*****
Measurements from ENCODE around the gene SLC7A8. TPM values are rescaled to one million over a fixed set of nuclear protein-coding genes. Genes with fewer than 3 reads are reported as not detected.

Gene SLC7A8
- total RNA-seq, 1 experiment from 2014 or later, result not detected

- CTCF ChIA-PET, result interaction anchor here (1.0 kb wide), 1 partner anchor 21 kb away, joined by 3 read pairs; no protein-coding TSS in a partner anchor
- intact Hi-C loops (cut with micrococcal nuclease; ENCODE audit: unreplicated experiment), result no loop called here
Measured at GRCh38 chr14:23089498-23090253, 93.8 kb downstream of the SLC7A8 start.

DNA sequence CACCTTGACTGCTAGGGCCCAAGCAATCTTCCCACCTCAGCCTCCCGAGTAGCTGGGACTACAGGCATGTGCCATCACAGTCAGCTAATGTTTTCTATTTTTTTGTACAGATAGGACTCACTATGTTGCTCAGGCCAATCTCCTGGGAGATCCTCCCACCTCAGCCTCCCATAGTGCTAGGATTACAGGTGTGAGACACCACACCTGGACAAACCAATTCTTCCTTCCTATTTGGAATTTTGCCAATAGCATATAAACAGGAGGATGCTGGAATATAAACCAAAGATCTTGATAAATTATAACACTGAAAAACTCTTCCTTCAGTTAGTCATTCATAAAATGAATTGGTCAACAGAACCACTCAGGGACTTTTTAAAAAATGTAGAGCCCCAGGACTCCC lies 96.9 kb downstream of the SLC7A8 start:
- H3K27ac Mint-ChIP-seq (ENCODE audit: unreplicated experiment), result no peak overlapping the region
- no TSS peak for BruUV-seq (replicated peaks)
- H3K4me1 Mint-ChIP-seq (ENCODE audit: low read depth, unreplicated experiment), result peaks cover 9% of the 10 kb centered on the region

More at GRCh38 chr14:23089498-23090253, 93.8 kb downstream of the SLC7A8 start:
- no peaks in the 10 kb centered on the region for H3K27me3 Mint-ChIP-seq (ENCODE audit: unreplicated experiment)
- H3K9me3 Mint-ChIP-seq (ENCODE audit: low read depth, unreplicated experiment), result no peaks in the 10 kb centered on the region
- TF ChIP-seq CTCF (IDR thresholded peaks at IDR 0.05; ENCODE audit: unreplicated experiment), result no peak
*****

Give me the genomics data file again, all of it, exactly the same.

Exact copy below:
Measurements from ENCODE around the gene SLC7A8. TPM values are rescaled to one million over a fixed set of nuclear protein-coding genes. Genes with fewer than 3 reads are reported as not detected.

Gene SLC7A8
- total RNA-seq, 1 experiment from 2014 or later, result not detected

- CTCF ChIA-PET, result interaction anchor here (1.0 kb wide), 1 partner anchor 21 kb away, joined by 3 read pairs; no protein-coding TSS in a partner anchor
- intact Hi-C loops (cut with micrococcal nuclease; ENCODE audit: unreplicated experiment), result no loop called here
Measured at GRCh38 chr14:23089498-23090253, 93.8 kb downstream of the SLC7A8 start.

DNA sequence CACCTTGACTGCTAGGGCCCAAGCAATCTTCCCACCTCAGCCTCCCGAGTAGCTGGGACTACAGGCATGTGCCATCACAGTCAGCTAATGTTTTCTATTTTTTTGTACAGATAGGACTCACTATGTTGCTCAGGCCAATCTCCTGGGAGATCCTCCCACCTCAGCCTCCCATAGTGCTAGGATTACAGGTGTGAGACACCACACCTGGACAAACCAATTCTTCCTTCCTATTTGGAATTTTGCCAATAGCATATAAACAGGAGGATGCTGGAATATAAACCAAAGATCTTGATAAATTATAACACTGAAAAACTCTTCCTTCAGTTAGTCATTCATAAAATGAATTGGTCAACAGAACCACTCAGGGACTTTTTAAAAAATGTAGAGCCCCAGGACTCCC lies 96.9 kb downstream of the SLC7A8 start:
- H3K27ac Mint-ChIP-seq (ENCODE audit: unreplicated experiment), result no peak overlapping the region
- no TSS peak for BruUV-seq (replicated peaks)
- H3K4me1 Mint-ChIP-seq (ENCODE audit: low read depth, unreplicated experiment), result peaks cover 9% of the 10 kb centered on the region

More at GRCh38 chr14:23089498-23090253, 93.8 kb downstream of the SLC7A8 start:
- no peaks in the 10 kb centered on the region for H3K27me3 Mint-ChIP-seq (ENCODE audit: unreplicated experiment)
- H3K9me3 Mint-ChIP-seq (ENCODE audit: low read depth, unreplicated experiment), result no peaks in the 10 kb centered on the region
- TF ChIP-seq CTCF (IDR thresholded peaks at IDR 0.05; ENCODE audit: unreplicated experiment), result no peak